6. 6. STATING YOUR THESIS - CLEARLY State your thesis as clearly as possible and as specific as possible. Avoid using vague words. State your message, point or what you would like to do or achieve. However, do not state it in an “elementary” or very simplistic ways.
  7. 7. STATING YOUR THESIS - AVOID “SIMPLICITY” Examples of elementary of very simplistic statements to avoid: A. “My goal for writing this essay is...” B. “The point of my paper is...” C. “The message I would like to convey is...” What to do: Just state your opinion or comment on the topic right away. You do not need to use the above mentioned “statements to avoid” when stating your thesis.
  8. 8. A thesis is developed and so is how it is stated or its thesis statement. Coming up with a thesis is a process and most of it is done during the research phase of your essay writing process. Also, stating the thesis or thesis statement writing is a process and it is mostly done during the writing phase of your essay writing process. DEVELOPING YOUR THESIS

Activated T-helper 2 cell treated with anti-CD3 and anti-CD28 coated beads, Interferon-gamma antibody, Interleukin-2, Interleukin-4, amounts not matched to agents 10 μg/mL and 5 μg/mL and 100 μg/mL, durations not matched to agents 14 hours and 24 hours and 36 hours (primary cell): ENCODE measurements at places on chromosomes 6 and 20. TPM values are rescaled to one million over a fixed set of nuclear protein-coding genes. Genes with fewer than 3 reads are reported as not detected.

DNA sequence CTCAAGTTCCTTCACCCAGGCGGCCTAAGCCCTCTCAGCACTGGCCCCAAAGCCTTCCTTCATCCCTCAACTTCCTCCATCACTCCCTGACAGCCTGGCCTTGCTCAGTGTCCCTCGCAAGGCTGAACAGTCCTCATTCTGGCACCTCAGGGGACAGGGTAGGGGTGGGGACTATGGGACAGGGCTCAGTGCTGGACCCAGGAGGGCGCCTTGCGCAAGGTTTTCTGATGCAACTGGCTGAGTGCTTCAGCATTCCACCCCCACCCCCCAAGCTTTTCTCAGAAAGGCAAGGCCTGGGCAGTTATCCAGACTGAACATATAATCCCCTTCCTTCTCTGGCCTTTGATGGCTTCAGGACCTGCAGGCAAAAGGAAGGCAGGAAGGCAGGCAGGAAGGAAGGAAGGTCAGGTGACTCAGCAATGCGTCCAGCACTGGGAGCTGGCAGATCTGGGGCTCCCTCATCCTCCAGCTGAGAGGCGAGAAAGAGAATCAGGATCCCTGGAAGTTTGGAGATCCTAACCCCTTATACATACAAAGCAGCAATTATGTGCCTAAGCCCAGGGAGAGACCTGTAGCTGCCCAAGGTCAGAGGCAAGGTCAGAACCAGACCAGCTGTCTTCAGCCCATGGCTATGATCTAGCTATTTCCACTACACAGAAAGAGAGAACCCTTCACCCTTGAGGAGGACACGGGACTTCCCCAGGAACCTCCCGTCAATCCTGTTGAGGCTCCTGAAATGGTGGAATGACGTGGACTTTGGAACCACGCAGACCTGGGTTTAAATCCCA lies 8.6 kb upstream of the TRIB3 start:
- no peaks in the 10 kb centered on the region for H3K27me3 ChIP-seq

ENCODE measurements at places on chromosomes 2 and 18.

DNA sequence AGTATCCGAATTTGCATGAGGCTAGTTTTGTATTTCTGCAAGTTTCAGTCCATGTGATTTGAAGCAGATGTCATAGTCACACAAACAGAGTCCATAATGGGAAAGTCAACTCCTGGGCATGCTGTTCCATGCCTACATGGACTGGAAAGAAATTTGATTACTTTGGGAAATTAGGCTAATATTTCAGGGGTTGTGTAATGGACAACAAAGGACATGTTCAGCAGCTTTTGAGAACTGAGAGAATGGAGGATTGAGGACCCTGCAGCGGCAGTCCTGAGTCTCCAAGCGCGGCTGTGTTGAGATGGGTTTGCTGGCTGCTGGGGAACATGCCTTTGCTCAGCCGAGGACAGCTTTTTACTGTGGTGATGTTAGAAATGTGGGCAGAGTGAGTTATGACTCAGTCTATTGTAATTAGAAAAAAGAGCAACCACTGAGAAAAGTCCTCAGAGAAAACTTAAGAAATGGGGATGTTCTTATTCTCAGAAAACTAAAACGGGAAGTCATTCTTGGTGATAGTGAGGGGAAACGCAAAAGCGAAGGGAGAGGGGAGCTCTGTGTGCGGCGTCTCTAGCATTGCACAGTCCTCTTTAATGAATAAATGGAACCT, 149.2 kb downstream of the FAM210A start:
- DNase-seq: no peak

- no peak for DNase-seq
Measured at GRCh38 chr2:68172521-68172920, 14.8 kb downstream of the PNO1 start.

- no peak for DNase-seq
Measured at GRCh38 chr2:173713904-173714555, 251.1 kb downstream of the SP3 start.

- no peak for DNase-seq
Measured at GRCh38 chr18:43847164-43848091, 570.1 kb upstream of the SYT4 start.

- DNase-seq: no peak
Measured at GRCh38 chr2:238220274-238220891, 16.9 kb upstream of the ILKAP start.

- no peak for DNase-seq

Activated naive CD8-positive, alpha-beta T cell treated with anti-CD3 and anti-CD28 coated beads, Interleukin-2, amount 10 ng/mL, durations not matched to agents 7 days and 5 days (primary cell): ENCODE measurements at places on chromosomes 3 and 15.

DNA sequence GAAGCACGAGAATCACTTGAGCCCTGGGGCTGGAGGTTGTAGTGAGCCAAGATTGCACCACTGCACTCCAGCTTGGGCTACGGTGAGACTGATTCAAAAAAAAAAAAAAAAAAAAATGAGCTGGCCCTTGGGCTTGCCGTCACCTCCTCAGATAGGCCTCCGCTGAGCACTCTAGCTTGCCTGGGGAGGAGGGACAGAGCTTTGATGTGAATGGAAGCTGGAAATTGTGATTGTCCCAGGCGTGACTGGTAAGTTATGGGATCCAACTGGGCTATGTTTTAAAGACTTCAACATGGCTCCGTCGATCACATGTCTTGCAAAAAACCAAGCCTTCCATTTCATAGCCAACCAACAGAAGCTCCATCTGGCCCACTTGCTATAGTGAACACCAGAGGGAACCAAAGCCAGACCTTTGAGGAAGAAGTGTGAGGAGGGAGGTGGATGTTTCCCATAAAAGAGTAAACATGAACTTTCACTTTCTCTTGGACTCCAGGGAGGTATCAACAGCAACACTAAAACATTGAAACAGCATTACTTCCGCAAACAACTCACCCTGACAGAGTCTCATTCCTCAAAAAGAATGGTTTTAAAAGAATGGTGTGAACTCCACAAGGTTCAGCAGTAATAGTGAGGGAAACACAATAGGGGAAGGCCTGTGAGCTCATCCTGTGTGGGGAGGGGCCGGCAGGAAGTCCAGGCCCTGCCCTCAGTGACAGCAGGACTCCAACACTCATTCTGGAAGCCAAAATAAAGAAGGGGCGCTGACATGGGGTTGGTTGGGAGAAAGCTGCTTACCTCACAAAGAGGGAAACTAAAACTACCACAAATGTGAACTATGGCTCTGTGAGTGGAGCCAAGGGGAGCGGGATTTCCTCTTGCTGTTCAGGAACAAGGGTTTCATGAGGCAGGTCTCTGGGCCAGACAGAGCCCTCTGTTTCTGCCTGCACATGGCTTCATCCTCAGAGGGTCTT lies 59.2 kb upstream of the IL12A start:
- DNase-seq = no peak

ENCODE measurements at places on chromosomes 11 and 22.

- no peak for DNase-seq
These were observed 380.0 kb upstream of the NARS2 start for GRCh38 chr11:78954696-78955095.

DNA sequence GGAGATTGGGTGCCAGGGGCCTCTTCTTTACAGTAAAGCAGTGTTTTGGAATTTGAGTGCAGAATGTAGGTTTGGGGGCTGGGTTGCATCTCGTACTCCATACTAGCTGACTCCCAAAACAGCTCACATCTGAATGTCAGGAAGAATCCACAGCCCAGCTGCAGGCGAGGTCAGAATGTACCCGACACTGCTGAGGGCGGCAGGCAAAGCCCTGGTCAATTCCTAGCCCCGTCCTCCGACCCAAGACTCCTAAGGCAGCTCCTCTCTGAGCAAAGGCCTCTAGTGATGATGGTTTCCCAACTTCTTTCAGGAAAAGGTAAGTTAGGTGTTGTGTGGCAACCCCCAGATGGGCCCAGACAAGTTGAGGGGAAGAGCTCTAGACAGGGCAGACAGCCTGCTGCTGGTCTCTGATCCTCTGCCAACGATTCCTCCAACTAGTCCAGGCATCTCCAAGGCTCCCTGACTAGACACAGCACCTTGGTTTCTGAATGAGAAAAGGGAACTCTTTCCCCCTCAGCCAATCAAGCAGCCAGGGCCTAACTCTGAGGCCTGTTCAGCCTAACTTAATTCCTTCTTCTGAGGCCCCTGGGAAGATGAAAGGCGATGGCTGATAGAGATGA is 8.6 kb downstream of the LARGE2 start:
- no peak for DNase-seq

9. 9. As you wind down your research, come up with an initial thesis and proceed with refining or revising your arguments, you also refine your thesis and how you state it. In the process, you continually obtain a better sense of what your argument is and where it is taking you. Together with this, you continually refine your thesis and how you state it. All along, you should aim to make these clearer and more specific. REFINING PROCESS: TOWARDS BEING CLEAR AND SPECIFIC
  10. 10. Here are guide questions to help you check your thesis. ★ Does my thesis involve two major statements which are loosely connected by a coordinating conjunction? (examples of coordinating conjunctions: and, but, or, for, nor, so, yet) ★ Will using a subordinating conjunction help to indicate a relationship between the two sentences? (examples of subordinating conjunctions: through, although, because, since) CHECK YOUR THESIS